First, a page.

The opportunity to offer criticism comes with undeserved power. As a critic, we put ourselves above the artist, providing our authoritative opinion on the artists work. The thing is, that’s not what every writer needs to hear.
Looking for an opportunity to reveal a character’s true feelings? Need a place where a character can realistically tell the world how they feel in a monologue? Want to give characters an opportunity to discuss what is coming next in your plot?
Funerals provide an excellent setting for all these moments and more.
I know what a friend looks like. Friends are there to support you when you need them. If you call in desperation, they come over. If you need a laugh, they crack a joke. If you’re down, they give a helping hand.
I’ve concluded that the Muses are not my friends.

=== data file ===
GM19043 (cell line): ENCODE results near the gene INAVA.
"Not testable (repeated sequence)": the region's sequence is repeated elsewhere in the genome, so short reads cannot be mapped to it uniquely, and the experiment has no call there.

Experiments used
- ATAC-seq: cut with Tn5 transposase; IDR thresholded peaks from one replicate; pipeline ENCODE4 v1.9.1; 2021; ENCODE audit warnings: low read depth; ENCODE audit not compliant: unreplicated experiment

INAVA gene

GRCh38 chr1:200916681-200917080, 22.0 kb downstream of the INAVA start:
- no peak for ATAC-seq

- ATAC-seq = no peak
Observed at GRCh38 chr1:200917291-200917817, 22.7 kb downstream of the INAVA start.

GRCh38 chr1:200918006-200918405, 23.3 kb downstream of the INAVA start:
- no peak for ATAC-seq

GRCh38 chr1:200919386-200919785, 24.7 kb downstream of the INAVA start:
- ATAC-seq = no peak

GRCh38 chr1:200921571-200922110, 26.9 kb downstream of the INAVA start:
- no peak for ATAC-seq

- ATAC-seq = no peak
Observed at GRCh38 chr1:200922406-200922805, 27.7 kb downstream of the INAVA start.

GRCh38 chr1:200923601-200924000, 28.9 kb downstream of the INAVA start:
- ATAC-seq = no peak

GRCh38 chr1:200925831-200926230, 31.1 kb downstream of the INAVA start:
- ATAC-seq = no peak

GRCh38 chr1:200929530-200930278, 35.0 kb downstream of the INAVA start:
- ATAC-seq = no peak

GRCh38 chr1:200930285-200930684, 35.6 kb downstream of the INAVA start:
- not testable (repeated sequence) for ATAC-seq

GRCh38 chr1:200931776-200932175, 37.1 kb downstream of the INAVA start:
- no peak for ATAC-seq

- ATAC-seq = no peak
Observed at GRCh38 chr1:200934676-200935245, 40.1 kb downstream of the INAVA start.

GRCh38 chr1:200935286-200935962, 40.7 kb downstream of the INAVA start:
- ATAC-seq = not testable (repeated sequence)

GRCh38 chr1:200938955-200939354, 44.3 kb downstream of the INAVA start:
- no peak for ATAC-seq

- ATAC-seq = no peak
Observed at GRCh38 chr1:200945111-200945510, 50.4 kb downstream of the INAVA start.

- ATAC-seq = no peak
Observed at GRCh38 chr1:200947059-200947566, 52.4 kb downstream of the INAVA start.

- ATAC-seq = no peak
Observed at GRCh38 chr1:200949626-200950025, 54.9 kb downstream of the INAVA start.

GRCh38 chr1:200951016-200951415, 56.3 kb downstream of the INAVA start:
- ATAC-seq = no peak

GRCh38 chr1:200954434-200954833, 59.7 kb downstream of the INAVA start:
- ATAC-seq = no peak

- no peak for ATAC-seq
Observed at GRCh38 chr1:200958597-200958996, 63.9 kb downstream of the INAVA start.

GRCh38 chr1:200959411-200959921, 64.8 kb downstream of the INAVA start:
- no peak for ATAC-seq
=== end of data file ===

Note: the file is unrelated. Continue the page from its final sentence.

The advice “write what you know” can be disheartening. If you’re like me, you probably feel like you don’t “know” much. How can we write what we know if what we know has been mundane and ordinary?
I’ve got good news for you. You know more than you think.
We all know that transforming characters and a driving plot make for great stories. Something we discuss less is how contrasting ideals—and the conflict they create—can also enrich a story.
This week in the United States we will be celebrating the signing of our Declaration of Independence in 1776. Thinking on the ideal of independence has had me pondering how philosophical convictions play a role in our stories. If used well, they can enhance the narrative allowing the story to transcend the characters and become something more.